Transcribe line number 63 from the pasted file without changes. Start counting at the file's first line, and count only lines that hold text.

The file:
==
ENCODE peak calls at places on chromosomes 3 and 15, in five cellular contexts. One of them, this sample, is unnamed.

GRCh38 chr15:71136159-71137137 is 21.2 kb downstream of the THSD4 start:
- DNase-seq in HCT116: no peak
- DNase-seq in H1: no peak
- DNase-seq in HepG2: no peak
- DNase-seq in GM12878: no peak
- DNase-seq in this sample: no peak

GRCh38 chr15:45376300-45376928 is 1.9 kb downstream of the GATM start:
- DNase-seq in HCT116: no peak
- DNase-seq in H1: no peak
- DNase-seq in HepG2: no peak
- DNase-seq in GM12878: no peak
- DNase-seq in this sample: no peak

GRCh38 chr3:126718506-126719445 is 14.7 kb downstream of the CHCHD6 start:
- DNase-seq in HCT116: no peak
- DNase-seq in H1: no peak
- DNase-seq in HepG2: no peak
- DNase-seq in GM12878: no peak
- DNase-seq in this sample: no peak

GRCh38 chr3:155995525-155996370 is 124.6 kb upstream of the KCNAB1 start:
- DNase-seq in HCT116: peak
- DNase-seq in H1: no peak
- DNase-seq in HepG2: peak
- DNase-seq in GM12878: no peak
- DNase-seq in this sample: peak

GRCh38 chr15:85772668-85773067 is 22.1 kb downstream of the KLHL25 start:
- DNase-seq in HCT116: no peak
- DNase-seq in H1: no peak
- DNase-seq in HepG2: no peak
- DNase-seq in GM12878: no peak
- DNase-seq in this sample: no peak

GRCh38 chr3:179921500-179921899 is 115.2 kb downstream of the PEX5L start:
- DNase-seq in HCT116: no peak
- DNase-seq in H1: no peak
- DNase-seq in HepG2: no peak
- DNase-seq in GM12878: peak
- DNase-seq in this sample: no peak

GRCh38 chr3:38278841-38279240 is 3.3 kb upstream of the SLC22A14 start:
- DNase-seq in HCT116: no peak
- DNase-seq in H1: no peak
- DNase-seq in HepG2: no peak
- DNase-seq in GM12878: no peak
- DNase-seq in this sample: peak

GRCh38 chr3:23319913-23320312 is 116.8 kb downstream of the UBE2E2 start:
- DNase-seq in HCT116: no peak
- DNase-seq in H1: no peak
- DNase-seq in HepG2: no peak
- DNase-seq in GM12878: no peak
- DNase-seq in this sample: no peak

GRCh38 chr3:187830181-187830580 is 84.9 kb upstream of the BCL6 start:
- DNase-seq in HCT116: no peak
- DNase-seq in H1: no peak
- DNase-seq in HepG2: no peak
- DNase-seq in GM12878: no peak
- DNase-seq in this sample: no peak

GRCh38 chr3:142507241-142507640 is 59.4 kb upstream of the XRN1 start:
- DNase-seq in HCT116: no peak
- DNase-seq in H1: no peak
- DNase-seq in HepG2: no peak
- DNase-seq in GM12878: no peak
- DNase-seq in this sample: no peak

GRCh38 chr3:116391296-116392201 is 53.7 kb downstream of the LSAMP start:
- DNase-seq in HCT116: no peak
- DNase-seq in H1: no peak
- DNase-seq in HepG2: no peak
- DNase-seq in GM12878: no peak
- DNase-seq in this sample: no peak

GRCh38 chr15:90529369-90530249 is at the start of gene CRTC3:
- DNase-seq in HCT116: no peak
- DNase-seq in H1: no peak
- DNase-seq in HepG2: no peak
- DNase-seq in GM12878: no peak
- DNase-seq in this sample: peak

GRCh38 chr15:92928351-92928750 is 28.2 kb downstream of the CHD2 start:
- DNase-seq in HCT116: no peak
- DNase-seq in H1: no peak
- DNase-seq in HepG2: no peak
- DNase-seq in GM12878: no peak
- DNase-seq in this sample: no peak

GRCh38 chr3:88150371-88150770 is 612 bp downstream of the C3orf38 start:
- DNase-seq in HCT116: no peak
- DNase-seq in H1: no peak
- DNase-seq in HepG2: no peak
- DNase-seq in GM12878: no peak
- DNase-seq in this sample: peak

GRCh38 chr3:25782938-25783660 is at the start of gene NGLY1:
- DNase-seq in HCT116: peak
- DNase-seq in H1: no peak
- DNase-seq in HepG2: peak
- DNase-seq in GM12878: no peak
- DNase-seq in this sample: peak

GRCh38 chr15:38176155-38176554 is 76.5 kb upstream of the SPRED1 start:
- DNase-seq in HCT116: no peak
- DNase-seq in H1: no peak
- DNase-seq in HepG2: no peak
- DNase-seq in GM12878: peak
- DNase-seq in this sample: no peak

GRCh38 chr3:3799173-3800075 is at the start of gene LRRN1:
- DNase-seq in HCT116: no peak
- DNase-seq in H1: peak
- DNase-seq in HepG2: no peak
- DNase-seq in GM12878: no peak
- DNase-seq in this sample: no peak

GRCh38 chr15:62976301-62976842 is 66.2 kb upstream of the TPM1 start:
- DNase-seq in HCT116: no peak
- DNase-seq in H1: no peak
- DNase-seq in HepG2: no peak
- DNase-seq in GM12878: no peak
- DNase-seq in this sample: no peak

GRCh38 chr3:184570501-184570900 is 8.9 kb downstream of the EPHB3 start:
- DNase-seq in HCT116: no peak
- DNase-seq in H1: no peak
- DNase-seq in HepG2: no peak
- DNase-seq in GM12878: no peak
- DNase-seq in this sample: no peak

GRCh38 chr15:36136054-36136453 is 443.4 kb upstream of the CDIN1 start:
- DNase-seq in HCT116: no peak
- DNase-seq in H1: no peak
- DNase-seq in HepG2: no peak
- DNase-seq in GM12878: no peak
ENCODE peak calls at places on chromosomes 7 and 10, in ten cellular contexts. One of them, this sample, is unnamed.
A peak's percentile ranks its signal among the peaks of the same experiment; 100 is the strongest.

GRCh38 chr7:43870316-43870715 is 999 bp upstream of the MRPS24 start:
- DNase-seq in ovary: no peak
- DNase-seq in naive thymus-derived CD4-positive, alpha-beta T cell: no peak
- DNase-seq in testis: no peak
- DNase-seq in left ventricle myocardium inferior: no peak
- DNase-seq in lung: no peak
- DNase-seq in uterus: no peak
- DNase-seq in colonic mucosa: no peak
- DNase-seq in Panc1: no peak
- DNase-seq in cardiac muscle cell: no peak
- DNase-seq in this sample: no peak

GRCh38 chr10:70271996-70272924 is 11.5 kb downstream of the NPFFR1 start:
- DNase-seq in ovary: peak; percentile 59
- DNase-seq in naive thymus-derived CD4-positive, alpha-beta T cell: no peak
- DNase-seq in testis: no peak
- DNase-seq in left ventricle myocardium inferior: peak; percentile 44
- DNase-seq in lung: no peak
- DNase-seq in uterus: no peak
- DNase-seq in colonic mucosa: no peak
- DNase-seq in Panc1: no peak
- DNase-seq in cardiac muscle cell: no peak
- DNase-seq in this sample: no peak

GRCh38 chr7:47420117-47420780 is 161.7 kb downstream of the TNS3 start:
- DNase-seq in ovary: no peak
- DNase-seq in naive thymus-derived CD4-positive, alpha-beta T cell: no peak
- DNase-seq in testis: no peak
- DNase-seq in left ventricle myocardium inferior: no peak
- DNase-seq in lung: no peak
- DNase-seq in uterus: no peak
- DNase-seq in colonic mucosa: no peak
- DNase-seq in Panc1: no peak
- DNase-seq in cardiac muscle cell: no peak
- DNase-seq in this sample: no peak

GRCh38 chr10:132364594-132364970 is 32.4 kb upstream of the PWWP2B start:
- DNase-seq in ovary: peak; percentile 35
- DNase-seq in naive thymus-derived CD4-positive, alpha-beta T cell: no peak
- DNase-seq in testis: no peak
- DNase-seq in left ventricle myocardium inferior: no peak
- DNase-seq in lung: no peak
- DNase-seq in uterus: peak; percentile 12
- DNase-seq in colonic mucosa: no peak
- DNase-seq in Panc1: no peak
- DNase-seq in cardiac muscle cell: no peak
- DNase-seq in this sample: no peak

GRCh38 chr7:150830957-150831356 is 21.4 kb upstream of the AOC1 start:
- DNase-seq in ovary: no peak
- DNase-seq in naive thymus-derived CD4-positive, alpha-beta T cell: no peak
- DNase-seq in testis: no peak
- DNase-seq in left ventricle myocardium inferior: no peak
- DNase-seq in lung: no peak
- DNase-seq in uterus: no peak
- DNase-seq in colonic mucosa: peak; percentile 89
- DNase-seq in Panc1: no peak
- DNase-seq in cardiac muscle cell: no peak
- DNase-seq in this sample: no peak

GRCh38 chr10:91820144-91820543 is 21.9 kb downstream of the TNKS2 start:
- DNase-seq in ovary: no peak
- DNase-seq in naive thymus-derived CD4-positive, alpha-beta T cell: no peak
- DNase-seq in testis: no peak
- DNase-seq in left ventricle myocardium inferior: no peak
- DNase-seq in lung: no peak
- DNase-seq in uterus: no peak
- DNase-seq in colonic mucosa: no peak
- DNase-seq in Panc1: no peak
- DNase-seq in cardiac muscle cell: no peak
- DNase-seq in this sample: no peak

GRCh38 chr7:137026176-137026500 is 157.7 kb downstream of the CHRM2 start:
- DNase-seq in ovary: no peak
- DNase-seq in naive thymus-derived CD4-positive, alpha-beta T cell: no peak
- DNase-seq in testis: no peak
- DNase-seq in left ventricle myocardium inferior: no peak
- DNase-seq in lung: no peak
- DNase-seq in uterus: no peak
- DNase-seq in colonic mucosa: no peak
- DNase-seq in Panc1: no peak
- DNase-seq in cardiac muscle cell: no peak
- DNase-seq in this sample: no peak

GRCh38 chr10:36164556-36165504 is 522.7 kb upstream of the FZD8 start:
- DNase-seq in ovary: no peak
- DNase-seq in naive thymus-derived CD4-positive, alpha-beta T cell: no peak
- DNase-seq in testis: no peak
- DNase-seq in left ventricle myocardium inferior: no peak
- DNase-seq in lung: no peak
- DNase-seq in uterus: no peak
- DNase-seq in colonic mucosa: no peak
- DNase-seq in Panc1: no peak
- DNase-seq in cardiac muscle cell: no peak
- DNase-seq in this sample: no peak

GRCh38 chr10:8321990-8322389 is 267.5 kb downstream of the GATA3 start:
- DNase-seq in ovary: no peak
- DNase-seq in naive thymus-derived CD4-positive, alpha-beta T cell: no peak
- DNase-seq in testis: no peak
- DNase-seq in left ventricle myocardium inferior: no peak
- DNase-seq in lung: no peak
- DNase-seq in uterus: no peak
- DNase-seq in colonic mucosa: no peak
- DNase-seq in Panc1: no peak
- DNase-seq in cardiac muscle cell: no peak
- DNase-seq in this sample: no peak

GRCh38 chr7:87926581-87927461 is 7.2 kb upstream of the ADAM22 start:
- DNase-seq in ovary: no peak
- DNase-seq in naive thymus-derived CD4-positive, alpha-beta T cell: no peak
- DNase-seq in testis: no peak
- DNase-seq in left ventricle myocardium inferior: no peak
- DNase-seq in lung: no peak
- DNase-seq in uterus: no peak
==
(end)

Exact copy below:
- DNase-seq in HCT116: no peak